C-Quester 2: Built to Impress and Decompress
- Type: Dry, 1-atmosphere dedicated superyacht submersible
- Classification: Germanischer Lloyd (100 A5)
- Manufacturer: U-Boat Worx
- Maximum occupancy: 1 pilot, 1 passenger
- Propulsion system: 2 x 1.3 kW Electric Thrusters
- Top Surface Speed: 4 knots
- Top Underwater Speed: 2 knots
- Max operating depth: 100 meters (328 feet)
- Ballast Tanks: 4
- Main ballast tank capacity: 1200 litre
- Compressed air capacity: 4 x 12 litre high pressure cylinder
- Total power capacity: 21.6 kWh
- Battery system: 2 x 130 VDC Lithium-ion battery packs- 15.6 kWh
- Time to full battery recharge: 2 hours
- Emergency battery: 96 hours for Critical Systems
- Price: $650,000
- Availability: Yes
The manufacturer says
"For those seeking adventure, the C-Questers offer a completely new challenge for underwater fanatics."
Called "an incredible experience" and "the best gadget I've ever tested" by Suzi Perry, co-presenter of The Gadget Show, these C-Questers, made by Dutch-based U-Boat Worx, kick off a beautiful daydream when you watch them in action.
The company's two models qualify as the first commercially available personal submersibles in the industry. The C-Quester 2 is the smaller of the company's two personal subs; the other, the C-Quester 3, holds more occupants but is largely marketed to luxury resorts as an exotic excursion to offer guests. For our purposes, we'll be looking at the CQ2, a dedicated superyacht submersible.
U-Boat Worx is part of a growing set of personal submarine manufacturers. Their competitors include SEAmagine Hydrospace Corporation, makers of the Triumph and the Ocean Pearl, as well as Sub Aviator Systems, makers of the $2.1 million ORCASUB, and Environmental Submarines, makers of the Green Submarine (or more accurately, makers and sellers of a set of plans for building the Green Sub—a set-up we'll be featuring down the road).
What we like
The safety feature deluge. U-Boat Worx addresses safety with an aggressive set of features, including jettisonable droppable weight, a releasable buoy, pinger systems and underwater communication, stainless steel dome protection and four days of life support.
The pilot certification. We're always quick to dismiss the need for people to know how to pilot vehicles on the water—a dismissal refuted by the thousands of deaths every year caused by careless people piloting boats. U-Boat Worx has a pilot certification program that addresses the full range of the CQ2's functioning systems (mechanical, hydraulic, pneumatic, electrical), along with emergency situations and other issues. Bottom line, there are lots of things going on under water—ranging from military exercises to massive intercontinental cables that carry the internet—to make pilot responsibility a high priority.
The atmospheric setting. Being a "dry, 1-atmosphere submersible" means that the CQ2 can descend and ascend without any changes in cabin pressure. In short, no risk of getting the bends.
The Underwater Boat Concept U-Boat Worx's double-hull configuration means plenty of flexibility. A polyester, boat-shaped exostructure allows it to behave like a boat on the surface while giving it great handling under water; meanwhile, the second hull (the main pressure vessel) is a steel-bottomed hull with an acrylic window. The result is increased maneuverability, range, and storage independence (she can wait for you in water or on dry land and can be launched without a mother-ship).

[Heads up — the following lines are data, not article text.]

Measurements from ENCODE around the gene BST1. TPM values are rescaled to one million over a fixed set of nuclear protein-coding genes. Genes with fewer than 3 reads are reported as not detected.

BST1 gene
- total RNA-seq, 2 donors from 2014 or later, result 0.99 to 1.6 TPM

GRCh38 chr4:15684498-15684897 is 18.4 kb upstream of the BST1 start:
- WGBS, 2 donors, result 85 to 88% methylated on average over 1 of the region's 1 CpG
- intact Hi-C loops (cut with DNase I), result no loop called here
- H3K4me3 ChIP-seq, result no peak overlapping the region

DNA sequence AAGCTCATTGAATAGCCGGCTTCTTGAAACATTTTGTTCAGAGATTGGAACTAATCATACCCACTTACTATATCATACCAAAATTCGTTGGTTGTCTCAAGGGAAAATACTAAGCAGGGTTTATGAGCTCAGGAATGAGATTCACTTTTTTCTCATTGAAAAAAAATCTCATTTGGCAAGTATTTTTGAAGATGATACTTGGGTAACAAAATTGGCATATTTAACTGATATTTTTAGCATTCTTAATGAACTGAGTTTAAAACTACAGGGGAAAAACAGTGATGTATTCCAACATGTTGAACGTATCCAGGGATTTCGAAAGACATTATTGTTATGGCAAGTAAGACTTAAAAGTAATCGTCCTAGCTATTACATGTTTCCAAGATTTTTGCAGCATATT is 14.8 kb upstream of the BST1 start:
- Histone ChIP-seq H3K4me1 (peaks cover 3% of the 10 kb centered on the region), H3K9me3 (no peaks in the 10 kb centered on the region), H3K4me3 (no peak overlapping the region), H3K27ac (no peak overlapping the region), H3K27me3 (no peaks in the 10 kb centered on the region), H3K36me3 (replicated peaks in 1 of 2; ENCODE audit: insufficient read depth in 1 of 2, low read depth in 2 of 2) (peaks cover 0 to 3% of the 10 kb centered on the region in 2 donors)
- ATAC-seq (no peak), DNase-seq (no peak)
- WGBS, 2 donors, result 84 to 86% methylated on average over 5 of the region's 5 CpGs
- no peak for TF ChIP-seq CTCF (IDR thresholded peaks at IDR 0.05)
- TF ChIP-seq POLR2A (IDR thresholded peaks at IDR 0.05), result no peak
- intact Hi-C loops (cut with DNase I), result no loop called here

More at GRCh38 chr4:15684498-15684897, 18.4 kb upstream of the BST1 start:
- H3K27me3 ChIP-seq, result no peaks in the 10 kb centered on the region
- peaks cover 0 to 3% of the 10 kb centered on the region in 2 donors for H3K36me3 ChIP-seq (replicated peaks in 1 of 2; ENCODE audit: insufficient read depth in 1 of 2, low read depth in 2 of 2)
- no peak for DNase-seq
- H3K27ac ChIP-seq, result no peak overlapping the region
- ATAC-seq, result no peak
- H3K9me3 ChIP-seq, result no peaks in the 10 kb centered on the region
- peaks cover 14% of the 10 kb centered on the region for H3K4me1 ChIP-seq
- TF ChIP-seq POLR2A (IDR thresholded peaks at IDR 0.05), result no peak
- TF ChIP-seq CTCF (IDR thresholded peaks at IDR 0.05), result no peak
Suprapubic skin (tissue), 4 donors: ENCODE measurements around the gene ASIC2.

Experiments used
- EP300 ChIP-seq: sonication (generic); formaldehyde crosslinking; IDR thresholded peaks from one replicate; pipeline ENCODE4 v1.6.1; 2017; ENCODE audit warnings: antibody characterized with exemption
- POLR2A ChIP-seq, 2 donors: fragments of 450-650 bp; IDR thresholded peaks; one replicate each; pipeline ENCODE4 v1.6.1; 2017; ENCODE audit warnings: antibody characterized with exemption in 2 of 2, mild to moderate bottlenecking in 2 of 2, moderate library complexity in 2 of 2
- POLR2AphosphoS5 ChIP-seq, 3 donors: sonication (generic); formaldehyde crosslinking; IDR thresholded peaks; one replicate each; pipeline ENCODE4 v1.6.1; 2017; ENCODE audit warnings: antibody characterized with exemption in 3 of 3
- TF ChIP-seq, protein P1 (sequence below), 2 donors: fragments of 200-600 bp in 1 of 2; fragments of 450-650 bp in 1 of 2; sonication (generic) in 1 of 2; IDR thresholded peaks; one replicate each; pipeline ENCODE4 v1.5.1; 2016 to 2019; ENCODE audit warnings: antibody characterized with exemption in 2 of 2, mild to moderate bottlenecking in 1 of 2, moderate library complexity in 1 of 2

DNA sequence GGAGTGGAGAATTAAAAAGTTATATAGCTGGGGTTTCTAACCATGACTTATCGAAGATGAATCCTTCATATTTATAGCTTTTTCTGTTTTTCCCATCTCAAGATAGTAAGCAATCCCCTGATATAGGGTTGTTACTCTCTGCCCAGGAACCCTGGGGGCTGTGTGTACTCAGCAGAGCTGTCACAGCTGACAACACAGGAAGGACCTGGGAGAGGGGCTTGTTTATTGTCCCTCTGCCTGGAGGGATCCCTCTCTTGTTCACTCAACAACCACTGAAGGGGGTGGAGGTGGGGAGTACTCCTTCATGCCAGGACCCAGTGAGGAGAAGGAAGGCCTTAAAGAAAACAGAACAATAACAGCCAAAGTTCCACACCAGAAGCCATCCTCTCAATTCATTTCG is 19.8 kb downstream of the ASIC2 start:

What we don’t
The company name. Seriously, U-Boat Worx? Granted it would be worse if they were based in Germany. The 'U' in the World War I and II-era German submarine fleet of U-boot-waffe stood for Unterseeboot, and there's no indication that the 'U' here stands for anything else, since the Dutch equivalent is Onderzeeboot. Why would a company purposely invoke U-boats, the great Nazi terror of the high seas during World War II, especially a company in a country that had suffered so horribly under Nazi occupation?
The price. Not that it isn't worth the money, it's just out of reach for most. I asked Erik Hasselman from the company's sales & marketing department what it might take to bring down the cost of personal subs. "We hope that the size of the market will increase in the future. This [among other issues] might lead to cheaper subs. However," he added, "the cost of parts—which are all certified—will be hard to bring down."
Not that we wouldn't want to; undersea exploration by way of lithium-ion batteries sounds like a blast! The technology involved, however, may keep this sweet ride out of reach to the commoner for some time to come.
Here's an idea that might facilitate C-Quester ownership for us regular Joes: the folks over at the US Small Business Administration, in conjunction with President Obama's stimulus plan, have made obtaining SBA loans easier than ever. Why not start a small business offering sea-side tourists for-fee undersea exploration excursions, or offering the same to marine scientists and oceanologists researching coastal ecosystems and organisms?
The other option is to make the most of the CQ2's maximum allowable payload of 240 kilos (530 lbs) by shuttling drugs up and down Baja for either the Tijuana or the Sinaloa Cartels.
This isn't something we recommend.
- U-Boat Worx: Complete list of specs (PDF)
- Popular Mechanics: "Personal Submarines Make Backyard Diving Possible"
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